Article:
Federal Court Keeps Florida Creamery Censored

Ocheesee Creamery Still Banned from Truthfully Labeling Its Skim Milk

Tallahassee, Fla.— In a setback for free speech, the U.S. District Court for the Northern District of Florida rejected a challenge to Florida’s skim milk labeling law. The Institute for Justice, which is representing Ocheesee Creamery in the case, plans to appeal the ruling.

Ocheesee Creamery owner Mary Lou Wesselhoeft wants to sell all-natural, pasteurized skim milk that contains literally one ingredient: pasteurized skim milk. She wants to label it “pasteurized skim milk.” But four years ago, she received an order from the Florida Department of Agriculture and Consumer Services (DACS): Either inject your pasteurized skim milk with artificial vitamin A or stop calling it pasteurized skim milk.

DACS agrees that pure skim milk is legal to sell and safe to drink. It also agrees that Ocheesee Creamery’s skim milk consists entirely of the ingredient skim milk. But it has decided that skim milk cannot be labeled as skim milk unless other ingredients are added. Since Mary Lou refuses to inject anything into Ocheesee Creamery’s pure, all-natural skim milk, DACS banned her from using the words “skim milk” on the label and ordered her to label it as “imitation milk product” instead. In response, Mary Lou suggested numerous other labels saying that the skim milk did not contain vitamin A, but DACS rejected each one. Instead of misleading her customers, Mary Lou stopped selling skim milk.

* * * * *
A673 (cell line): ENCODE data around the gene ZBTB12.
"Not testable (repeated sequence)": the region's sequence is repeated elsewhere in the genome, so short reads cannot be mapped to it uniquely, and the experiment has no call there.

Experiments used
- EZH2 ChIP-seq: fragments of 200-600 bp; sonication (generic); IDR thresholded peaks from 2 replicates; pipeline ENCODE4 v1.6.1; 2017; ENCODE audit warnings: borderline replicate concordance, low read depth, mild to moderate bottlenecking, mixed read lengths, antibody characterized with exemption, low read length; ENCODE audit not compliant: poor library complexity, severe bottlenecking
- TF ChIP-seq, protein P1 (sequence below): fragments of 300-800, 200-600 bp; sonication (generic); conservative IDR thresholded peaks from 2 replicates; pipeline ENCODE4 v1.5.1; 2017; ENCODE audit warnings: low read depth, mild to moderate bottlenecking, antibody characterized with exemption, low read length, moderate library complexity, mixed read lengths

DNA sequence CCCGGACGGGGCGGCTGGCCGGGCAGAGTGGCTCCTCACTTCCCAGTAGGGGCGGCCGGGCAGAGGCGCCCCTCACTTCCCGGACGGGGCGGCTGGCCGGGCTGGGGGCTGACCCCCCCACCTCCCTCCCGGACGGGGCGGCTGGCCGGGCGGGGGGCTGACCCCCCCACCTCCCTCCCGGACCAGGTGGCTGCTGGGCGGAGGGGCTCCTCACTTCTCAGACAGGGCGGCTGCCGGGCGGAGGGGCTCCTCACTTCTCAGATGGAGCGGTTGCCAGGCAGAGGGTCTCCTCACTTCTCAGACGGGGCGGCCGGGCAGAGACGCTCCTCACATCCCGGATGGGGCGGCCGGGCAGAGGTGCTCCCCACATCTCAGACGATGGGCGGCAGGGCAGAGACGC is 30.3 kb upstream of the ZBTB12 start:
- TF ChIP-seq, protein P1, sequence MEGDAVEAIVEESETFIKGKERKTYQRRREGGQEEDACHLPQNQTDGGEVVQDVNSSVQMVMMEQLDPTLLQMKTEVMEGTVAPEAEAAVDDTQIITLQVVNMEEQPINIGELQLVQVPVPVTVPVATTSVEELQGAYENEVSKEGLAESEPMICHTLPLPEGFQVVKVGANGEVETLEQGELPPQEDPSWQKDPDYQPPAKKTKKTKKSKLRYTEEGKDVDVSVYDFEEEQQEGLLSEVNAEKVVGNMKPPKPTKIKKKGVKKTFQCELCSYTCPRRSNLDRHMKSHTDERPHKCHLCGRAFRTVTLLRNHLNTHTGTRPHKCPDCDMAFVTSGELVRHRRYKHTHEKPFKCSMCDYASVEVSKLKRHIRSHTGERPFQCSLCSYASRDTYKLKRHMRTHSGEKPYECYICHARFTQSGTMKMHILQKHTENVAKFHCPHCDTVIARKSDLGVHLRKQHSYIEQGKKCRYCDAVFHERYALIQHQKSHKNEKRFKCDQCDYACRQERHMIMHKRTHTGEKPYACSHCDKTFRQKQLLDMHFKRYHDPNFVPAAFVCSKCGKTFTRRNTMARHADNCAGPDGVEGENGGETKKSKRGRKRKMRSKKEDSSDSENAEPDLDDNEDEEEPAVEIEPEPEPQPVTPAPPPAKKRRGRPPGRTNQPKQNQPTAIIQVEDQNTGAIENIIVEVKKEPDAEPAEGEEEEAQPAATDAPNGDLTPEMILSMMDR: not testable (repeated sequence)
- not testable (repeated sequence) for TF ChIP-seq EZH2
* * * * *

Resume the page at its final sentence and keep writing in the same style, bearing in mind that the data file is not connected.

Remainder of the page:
Today’s ruling means that Mary Lou will still not be allowed to sell skim milk unless she adds a misleading label, even though the skim milk is in high demand from her customers. Mary Lou and her customers subscribe to an all-natural philosophy, so injecting anything into her milk is not an option. But Mary Lou also refuses to confuse and mislead her customers, so using the government-mandated label is not an option either.

“I just want to tell the truth,” said Mary Lou Wesselhoeft. “Our skim milk was pure skim milk, and nobody was ever confused when we called it skim milk. I refuse to lie to my customers, so I have stopped selling skim milk until I am allowed to tell the truth again.”

“Businesses have the right to tell the truth and the government does not have the power to change the dictionary,” said IJ Florida Office Managing Attorney Justin Pearson, who represents the creamery. “We look forward to continuing this fight at the Court of Appeals.”

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